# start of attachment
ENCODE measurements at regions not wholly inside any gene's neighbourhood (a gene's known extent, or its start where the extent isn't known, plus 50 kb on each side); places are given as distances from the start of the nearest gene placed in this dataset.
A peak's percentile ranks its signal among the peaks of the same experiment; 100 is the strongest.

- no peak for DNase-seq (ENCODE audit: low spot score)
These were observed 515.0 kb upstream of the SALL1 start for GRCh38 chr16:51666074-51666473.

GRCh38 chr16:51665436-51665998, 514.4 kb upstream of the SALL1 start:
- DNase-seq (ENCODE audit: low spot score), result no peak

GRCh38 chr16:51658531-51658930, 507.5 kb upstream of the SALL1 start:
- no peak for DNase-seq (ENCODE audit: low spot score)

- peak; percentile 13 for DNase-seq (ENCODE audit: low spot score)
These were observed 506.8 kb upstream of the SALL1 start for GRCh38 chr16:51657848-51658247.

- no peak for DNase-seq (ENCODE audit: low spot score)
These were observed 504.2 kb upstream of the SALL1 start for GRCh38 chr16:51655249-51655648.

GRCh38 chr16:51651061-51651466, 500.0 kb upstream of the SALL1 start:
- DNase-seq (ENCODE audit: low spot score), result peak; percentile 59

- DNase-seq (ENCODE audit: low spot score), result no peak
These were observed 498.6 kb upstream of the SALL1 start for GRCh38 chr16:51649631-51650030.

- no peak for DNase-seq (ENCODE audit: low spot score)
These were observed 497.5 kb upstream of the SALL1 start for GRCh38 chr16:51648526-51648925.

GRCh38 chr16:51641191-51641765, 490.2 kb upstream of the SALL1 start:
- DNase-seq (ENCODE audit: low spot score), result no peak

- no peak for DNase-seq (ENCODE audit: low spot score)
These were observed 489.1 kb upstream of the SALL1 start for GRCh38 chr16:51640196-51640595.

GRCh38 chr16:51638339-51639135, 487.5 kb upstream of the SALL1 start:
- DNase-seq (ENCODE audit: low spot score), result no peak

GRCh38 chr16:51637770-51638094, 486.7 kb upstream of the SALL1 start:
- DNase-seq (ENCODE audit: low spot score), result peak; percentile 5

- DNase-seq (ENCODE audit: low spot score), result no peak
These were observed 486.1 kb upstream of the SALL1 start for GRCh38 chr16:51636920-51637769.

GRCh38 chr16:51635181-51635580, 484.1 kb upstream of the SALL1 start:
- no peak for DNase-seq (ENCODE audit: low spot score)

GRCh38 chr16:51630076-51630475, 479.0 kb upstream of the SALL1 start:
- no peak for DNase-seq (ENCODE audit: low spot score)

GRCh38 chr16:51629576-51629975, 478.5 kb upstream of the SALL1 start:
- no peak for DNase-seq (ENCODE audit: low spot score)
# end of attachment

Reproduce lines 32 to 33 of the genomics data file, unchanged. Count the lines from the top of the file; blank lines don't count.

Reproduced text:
- no peak for DNase-seq (ENCODE audit: low spot score)

GRCh38 chr16:51629576-51629975, 478.5 kb upstream of the SALL1 start: